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What wattage is appropriate for an infrared heat lamp?

Discussion in 'Raising Baby Chicks' started by Kelly G, Feb 6, 2009.

  1. Kelly G

    Kelly G It's like herding cats!

    I just ordered 15 chicks from Ideal that will be shipped next Wednesday.

    I have one heat lamp that has a 75w infrared light that I used last August to keep the chicks temps at 95F. But these are coming in February and we have nights in the 40s-50s.

    The chicks will be in a draft-free room...but it does get quite cold in there.

    What wattage would be best? I need my peeps toasty warm!
  2. Indiana hens

    Indiana hens Songster

    Jun 25, 2008
    Pendleton, Indiana
    Raise or lower the light to the right temp. A top over the brooder would be good!
  3. Kelly G

    Kelly G It's like herding cats!

    ...but what wattage bulb would you recommend?
  4. crazyhen

    crazyhen Crowing

    Aug 26, 2008
    mtns of ,NC.
    I had mine inside and I had a 125w brooder bulb that I gauged according to the chicks behavior after I first had the temp up the day before they arrived. I had them in a bathtub inside a brooder pen that long. I put a foam egg crate under them to keep them warmmer from below. My chicks did not like the 90+ degree heat and I raised the light until they spread out comfortably. If they clump together under the light lower it some. Eventually I would get a new bulb after I had the light about 3 ' above them , a lower wattage each time. At the last before they went out at 9 weeks I had just a 25 watt red bulb on them. Just so they could see to eat and drink. hope this helps some. Jean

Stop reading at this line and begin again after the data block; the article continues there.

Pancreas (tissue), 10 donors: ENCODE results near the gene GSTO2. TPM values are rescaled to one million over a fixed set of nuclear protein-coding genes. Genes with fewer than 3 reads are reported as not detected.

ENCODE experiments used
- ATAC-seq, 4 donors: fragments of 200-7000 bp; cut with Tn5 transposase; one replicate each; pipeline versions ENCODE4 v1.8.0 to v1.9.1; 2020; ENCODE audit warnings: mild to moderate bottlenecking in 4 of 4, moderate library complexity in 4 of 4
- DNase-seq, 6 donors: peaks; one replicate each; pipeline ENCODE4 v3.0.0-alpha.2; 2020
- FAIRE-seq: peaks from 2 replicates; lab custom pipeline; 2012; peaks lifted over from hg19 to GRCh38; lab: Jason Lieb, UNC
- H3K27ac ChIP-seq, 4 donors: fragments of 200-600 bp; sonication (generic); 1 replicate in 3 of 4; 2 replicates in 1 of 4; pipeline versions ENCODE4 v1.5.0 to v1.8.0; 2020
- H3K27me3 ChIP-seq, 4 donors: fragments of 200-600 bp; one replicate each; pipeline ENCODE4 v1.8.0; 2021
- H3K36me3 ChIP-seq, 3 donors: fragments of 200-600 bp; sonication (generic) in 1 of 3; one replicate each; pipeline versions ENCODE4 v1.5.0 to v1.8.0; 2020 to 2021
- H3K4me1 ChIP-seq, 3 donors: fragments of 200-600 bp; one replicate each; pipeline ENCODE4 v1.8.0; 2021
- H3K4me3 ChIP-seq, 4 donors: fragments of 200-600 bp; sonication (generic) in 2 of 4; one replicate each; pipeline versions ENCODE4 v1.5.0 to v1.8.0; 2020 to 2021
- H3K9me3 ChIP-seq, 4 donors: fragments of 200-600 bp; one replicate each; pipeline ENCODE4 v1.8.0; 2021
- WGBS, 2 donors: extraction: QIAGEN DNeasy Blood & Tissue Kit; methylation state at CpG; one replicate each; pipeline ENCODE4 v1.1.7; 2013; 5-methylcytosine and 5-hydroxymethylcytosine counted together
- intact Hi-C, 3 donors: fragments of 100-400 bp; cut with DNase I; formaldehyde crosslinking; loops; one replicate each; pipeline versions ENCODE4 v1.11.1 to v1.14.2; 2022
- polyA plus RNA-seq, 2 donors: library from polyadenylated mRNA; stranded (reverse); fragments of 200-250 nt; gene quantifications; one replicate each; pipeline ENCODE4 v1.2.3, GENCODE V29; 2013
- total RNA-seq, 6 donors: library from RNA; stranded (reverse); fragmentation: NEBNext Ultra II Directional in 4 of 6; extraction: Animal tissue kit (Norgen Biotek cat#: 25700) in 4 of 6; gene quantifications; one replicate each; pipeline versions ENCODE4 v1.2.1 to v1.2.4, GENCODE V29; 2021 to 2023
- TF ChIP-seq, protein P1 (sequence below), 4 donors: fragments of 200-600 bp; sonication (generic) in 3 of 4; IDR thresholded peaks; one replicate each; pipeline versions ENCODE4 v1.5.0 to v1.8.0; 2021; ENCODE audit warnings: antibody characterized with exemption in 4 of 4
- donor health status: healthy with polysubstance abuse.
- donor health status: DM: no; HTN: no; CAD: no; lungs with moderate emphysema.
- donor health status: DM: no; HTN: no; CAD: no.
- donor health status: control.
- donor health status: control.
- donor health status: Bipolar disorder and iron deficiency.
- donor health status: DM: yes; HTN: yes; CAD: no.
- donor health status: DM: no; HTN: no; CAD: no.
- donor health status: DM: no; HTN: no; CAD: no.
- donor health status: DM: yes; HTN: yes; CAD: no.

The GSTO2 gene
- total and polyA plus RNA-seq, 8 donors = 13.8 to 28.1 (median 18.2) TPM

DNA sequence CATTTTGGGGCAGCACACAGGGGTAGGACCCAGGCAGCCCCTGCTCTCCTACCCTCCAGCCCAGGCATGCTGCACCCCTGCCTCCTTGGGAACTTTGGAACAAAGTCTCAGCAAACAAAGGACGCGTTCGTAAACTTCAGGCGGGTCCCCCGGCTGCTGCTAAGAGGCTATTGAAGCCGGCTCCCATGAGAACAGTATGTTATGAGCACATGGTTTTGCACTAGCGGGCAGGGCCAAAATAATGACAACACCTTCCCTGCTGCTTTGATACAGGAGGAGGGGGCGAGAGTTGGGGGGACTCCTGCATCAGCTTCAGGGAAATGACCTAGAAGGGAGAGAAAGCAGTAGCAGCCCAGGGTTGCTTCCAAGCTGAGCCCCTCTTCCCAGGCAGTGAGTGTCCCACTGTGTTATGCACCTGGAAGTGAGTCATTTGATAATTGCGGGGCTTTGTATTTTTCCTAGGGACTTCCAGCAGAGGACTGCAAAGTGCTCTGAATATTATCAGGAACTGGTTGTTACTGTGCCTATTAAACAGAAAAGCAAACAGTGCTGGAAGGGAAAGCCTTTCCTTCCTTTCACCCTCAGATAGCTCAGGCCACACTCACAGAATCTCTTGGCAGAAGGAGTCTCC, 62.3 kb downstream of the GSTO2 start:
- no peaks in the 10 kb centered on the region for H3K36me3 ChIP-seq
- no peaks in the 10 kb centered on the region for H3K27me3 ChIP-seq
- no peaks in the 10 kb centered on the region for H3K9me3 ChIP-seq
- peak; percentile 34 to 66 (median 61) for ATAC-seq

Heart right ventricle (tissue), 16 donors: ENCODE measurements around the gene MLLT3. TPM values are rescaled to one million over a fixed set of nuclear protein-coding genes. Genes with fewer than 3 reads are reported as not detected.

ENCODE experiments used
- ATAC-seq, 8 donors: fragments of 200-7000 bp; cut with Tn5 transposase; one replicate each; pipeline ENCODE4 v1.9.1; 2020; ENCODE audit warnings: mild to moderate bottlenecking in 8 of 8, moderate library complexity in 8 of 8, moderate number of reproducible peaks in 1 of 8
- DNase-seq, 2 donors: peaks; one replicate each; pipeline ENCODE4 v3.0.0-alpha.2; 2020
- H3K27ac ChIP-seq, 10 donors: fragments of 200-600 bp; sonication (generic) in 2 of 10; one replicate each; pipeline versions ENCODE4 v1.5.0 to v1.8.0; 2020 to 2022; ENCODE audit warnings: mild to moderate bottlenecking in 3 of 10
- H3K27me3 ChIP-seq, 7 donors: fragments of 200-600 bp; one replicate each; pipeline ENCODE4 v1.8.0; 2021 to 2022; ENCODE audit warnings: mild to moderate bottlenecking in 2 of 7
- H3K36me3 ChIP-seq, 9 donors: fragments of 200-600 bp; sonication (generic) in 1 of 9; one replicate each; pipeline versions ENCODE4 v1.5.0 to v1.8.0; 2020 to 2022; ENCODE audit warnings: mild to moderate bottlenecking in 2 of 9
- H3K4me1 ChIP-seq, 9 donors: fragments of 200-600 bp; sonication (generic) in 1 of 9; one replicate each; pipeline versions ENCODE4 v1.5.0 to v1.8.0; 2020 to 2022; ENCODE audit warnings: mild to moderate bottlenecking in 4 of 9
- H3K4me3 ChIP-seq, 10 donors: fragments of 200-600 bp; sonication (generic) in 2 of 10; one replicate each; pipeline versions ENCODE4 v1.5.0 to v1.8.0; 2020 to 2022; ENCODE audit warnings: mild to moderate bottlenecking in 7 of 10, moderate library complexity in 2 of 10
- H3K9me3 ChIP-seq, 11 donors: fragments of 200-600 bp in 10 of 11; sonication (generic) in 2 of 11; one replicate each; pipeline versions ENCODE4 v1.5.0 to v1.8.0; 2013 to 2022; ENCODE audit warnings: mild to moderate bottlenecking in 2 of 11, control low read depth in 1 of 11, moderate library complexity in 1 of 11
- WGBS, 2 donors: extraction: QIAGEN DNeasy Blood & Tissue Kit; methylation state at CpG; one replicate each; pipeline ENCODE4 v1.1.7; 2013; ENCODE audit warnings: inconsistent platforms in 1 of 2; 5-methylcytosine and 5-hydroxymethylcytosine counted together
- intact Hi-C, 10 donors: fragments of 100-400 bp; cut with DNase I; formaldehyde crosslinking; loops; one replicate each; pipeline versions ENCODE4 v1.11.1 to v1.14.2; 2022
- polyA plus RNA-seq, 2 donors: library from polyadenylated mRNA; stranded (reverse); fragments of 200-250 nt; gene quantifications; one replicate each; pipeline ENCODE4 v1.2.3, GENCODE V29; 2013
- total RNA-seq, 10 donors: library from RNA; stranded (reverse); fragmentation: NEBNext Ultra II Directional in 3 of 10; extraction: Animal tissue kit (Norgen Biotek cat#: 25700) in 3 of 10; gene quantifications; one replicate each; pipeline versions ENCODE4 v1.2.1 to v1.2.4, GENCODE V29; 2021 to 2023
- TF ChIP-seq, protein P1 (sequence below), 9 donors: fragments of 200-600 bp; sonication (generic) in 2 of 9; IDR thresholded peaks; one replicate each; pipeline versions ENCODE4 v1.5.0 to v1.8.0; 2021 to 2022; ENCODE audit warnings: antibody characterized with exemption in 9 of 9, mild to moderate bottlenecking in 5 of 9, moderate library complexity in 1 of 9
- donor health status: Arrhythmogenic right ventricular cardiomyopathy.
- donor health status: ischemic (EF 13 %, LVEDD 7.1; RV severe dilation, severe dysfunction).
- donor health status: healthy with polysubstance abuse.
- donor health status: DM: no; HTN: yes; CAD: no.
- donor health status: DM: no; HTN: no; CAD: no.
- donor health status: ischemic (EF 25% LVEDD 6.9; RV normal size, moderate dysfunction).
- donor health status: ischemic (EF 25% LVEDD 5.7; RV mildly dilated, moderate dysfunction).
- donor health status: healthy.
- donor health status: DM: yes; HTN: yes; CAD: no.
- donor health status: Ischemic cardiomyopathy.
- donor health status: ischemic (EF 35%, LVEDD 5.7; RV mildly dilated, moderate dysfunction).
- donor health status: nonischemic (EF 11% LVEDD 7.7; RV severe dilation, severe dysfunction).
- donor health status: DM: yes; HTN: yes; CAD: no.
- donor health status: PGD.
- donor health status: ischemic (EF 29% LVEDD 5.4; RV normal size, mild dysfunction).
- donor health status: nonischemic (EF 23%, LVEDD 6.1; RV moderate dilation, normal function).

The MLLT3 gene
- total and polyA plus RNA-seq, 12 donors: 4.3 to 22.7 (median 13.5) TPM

5. Padre

    Padre In the Brooder

    Dec 28, 2008
    Lebanon, TN
    I have a 250W red heat lamp placed about 18" frm the chicks, they like it that way. You need to remember a ceramic, infared, bulb does not give direct heat the way a heat lamp does, it warms the things around it because it is indirect heat. i would use a red heat lamp, it will help with picking and my chicks sleep just fime at night. I hope this helps, Oh if you use the ceramic bulb I would say 275 to 300 watts will be needed. Chris [​IMG]
  6. Silkiemama

    Silkiemama In the Brooder

    Jul 21, 2008
    S.E. Ohio
    Before your chicks arrive, you could put an outdoor thermometer in the brooding box, turn on the heat lamp you have, and see if 75W is sufficient for the 40-50 degree temps this time of year.
  7. Kelly G

    Kelly G It's like herding cats!

    Thanks, guys! I appreciate all this information...it is really helpful! I love this website!!!!!
  8. LilRalphieRoosmama

    LilRalphieRoosmama Officially Quacked

    Oct 15, 2007
    Elyria, OH
    I use a 250 watt red bulb heat lamp and hang it over the brooder. My brooder is one of those big plastic storage tubs. You do need to test it before you put the chicks in there, and with 15 chicks, anywhere from 85-95 is fine. You'll be able to tell if they are too hot or too cold. Too cold, and they'll huddle together and actually shiver. Too hot and they'll pant and be sleepy all the time. If it's just right, they'll huddle off and on but still run around eating and drinking.
  9. slickchick

    slickchick Songster

    Jul 2, 2007
    Mertztown, Pa
    I wanted to use a 250 red heat lamp for my brooder. My hubby was concerned about it falling while we are gone and starting a fire. I'm using a rubbermaid box for a brooder. Should I worry about catching things on fire with the red heat bulb?
  10. LilRalphieRoosmama

    LilRalphieRoosmama Officially Quacked

    Oct 15, 2007
    Elyria, OH
    That's exactly what I use and I've never had a problem. I've clamped the lamps to the side of the box and I've also hung them from above. They work fine as long as nothing touches the lamp or the shield. I personally feel more secure with it hung.

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